Although the United States does not have a national plan, it does participate in nationwide planning. This is done through different federal agencies such as the Housing and Urban Development, the Environmental Protection Agency, and the Department of Transportation. New Jersey has it’s own history with state planning and dates back to as far as 1917 when the Home Rule Act was created. Throughout the next ten years, many things were enacted like municipalities being able to form their own school districts and the legitimization of zoning. In 1950, the first statewide development plan for New Jersey was announced, and twenty-five years later, we see the Mount Laurel I decision and the Mount Laurel II decision come about. This Mount Laurel doctrine required that municipalities affirmatively use their zoning powers to give realistic opportunities to the production of affordable housing for the lower income households. From this came the State Planning Act. The goals of the act that was in response to Mount Laurel II decision was to coordinate planning between state and local governments, revitalize urban centers, protect the environment, provide affordable housing, and balance private and public investment in infrastructure. This act also created what is now the Office of Planning Advocacy, and gave the responsibility for development and implementation of the Development and Redevelopment Plan to the State Planning Commission. The State Development and Redevelopment Plan was first implemented in 1992 and guaranteed regularity between the plans of the state and the plans of counties.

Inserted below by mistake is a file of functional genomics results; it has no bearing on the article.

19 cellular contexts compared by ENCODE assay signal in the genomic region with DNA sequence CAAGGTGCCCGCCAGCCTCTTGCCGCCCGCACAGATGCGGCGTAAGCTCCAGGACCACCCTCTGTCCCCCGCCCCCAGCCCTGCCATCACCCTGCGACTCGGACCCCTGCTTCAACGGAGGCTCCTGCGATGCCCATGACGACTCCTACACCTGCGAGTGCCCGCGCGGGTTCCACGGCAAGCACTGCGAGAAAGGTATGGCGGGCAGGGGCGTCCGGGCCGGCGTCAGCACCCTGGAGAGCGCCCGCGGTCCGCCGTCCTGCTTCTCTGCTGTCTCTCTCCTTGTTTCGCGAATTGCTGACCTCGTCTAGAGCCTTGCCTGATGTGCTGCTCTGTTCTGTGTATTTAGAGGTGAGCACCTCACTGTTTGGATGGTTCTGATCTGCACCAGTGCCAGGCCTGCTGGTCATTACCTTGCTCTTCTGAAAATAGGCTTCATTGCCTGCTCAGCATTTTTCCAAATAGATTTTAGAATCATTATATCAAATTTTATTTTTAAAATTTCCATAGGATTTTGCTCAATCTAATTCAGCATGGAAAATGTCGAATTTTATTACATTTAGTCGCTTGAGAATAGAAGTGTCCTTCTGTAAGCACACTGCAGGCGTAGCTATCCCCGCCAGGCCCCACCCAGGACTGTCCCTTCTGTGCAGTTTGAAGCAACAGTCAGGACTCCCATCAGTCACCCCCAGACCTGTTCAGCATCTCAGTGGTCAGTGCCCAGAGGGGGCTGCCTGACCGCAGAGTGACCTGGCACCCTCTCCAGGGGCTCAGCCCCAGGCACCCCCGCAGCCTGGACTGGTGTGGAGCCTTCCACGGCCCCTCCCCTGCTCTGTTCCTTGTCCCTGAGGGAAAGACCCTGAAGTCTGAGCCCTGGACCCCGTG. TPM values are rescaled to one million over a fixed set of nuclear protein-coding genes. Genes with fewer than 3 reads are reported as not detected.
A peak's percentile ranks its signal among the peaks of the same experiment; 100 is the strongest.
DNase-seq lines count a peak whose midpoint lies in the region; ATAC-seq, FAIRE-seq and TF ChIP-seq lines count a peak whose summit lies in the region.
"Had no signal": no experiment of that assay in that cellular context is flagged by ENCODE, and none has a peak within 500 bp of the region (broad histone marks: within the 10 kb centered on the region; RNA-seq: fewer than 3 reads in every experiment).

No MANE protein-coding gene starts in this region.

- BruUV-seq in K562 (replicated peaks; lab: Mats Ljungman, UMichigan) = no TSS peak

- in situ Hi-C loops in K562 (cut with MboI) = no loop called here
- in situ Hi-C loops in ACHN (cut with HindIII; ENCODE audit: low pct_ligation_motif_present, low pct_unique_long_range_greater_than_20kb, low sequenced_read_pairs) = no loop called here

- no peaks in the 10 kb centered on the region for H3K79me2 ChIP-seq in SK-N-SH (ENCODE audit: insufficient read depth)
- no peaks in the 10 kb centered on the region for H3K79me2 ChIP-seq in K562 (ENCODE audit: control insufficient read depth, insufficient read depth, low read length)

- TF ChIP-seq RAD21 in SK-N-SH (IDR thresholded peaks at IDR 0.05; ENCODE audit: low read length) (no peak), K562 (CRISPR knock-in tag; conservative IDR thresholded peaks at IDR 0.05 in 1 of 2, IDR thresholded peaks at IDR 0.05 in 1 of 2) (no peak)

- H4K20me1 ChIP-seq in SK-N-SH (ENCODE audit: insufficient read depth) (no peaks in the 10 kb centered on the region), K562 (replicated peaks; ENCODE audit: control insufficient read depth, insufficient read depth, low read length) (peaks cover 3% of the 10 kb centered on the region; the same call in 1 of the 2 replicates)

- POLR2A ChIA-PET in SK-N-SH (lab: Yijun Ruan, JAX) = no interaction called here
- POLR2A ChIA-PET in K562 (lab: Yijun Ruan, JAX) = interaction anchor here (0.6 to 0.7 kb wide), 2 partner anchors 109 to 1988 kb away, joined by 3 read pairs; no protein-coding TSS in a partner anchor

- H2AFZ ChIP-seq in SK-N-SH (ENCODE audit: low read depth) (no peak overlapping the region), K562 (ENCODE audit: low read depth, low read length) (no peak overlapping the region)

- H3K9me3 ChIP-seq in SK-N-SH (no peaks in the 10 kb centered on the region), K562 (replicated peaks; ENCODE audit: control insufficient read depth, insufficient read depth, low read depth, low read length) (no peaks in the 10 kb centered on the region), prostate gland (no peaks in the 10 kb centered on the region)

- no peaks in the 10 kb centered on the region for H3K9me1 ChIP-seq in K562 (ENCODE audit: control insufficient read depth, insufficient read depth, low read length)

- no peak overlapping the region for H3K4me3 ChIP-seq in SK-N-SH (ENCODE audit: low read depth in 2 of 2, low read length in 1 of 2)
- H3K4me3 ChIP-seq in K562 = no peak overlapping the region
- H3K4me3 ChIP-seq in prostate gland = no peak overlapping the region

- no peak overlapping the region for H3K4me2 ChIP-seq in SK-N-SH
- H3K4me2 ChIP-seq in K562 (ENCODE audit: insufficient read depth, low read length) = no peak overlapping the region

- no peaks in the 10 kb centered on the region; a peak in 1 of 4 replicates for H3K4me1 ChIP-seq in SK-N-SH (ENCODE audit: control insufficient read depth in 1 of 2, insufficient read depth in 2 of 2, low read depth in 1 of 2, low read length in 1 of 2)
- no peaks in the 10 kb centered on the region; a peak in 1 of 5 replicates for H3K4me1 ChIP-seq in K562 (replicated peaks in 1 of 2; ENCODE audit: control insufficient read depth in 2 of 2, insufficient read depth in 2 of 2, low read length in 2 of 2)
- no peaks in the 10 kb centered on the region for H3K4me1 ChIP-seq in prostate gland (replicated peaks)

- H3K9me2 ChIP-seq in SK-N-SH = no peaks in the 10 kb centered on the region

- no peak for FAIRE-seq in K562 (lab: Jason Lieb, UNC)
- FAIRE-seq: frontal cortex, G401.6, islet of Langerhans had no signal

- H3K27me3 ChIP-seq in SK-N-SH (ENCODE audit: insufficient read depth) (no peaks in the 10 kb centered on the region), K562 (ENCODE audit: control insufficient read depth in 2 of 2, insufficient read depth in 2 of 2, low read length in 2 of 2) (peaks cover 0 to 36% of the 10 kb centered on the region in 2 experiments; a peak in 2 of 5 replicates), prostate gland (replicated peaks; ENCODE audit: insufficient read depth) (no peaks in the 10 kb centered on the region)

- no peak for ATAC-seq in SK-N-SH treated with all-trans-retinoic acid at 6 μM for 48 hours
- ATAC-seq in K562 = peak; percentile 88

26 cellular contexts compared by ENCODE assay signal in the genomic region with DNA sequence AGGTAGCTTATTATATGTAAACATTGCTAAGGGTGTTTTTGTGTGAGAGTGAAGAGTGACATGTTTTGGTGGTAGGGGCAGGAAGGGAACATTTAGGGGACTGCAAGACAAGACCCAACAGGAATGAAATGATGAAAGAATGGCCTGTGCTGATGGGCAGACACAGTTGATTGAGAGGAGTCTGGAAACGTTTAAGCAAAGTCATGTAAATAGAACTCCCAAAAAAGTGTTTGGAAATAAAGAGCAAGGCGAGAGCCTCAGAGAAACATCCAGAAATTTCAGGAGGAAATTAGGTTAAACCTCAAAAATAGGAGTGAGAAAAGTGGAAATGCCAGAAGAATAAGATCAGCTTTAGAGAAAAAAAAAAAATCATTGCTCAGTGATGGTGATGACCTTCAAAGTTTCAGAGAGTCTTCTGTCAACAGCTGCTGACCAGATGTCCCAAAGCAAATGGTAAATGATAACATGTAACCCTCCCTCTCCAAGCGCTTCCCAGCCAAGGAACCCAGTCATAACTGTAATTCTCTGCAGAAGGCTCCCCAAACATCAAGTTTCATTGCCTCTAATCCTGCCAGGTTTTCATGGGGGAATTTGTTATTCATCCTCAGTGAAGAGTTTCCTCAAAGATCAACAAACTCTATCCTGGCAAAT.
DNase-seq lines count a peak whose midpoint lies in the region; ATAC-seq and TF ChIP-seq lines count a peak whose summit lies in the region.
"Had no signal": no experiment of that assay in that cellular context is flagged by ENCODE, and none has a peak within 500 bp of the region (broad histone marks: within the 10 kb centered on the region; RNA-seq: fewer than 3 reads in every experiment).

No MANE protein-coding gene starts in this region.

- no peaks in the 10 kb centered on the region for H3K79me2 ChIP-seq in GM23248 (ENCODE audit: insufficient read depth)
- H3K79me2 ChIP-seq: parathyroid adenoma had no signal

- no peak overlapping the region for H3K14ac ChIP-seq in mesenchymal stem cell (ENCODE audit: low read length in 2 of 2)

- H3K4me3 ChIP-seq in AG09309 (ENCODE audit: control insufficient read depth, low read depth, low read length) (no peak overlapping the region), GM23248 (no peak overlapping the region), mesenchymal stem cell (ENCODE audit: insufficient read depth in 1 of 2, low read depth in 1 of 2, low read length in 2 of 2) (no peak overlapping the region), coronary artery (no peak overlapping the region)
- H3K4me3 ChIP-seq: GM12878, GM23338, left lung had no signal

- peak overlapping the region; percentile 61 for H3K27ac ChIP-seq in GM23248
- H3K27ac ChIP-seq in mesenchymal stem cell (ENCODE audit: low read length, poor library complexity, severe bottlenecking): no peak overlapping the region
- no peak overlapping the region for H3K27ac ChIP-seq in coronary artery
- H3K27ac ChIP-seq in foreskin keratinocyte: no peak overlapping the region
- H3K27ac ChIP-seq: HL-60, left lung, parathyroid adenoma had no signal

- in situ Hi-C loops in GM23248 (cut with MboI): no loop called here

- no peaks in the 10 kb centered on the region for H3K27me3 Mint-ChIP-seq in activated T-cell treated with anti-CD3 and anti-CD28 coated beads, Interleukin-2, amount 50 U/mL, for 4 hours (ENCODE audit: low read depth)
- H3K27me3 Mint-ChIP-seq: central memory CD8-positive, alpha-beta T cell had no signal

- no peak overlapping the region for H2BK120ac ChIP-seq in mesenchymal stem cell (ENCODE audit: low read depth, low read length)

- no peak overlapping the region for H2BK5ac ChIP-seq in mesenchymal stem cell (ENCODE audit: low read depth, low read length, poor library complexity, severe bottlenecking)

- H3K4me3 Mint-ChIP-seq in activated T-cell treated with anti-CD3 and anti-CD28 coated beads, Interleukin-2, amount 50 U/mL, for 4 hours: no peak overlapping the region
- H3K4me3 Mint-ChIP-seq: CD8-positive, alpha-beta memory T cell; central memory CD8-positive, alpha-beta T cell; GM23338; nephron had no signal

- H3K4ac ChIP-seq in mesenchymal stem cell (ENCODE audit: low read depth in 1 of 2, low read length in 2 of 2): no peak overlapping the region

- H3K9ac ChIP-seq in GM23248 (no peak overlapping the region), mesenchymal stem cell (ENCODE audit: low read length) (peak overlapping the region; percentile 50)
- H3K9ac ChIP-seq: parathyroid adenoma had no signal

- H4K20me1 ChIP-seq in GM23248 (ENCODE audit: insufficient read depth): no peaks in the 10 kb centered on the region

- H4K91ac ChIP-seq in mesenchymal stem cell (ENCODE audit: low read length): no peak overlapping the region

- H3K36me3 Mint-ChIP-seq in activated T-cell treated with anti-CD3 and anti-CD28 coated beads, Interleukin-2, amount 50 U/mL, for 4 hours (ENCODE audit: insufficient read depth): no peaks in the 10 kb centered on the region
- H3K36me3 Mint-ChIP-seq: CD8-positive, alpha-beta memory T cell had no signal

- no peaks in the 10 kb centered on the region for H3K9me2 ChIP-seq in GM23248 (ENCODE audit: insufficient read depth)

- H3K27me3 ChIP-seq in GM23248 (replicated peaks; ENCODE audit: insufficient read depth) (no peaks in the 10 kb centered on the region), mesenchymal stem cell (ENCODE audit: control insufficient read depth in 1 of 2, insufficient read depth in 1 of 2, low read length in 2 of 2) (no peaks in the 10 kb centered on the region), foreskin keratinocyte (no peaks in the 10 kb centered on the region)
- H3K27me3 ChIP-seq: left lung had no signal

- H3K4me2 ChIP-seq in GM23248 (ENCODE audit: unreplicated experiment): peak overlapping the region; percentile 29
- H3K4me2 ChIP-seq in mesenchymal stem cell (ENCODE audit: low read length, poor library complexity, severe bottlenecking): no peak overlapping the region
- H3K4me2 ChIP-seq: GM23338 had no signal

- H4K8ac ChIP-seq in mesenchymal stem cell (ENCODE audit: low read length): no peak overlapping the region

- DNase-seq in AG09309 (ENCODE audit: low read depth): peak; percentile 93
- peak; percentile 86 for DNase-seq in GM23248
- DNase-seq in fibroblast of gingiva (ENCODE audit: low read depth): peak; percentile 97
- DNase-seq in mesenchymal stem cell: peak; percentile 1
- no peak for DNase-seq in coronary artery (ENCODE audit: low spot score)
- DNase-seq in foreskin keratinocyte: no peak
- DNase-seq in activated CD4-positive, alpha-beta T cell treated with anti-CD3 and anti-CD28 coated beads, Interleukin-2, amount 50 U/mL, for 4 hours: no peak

In 2001, the State Development and Redevelopment Plan was updated with the new objectives being to maintain and revitalize towns and cities, protect natural resources and farmland, and focus growth into mix-used communities. It also divided the land area in New Jersey into “planning areas” (i.e. PA1-urban, PA2-suburban, etc.) and promoted “center-based” growth such as urban centers, villages, and regional centers.

State Plan Map.jpg

Nine years later, in 2010, Governor Chris Christie was elected and threw away the State Development and Redevelopment Plan. Many people had criticized the State Development and Redevelopment Plan, saying it was bureaucratic, used a top-down planning system, and was overall ineffective. I find that the plan itself sounded like a smart plan in building up New Jersey, but wasn’t executed properly. Top-down planning isn’t the most strategic method and does not have the advantages that planning from the bottom-up would have. Therefore, the State Development and Redevelopment Plan had some good goals, but was ultimately seen as a failure.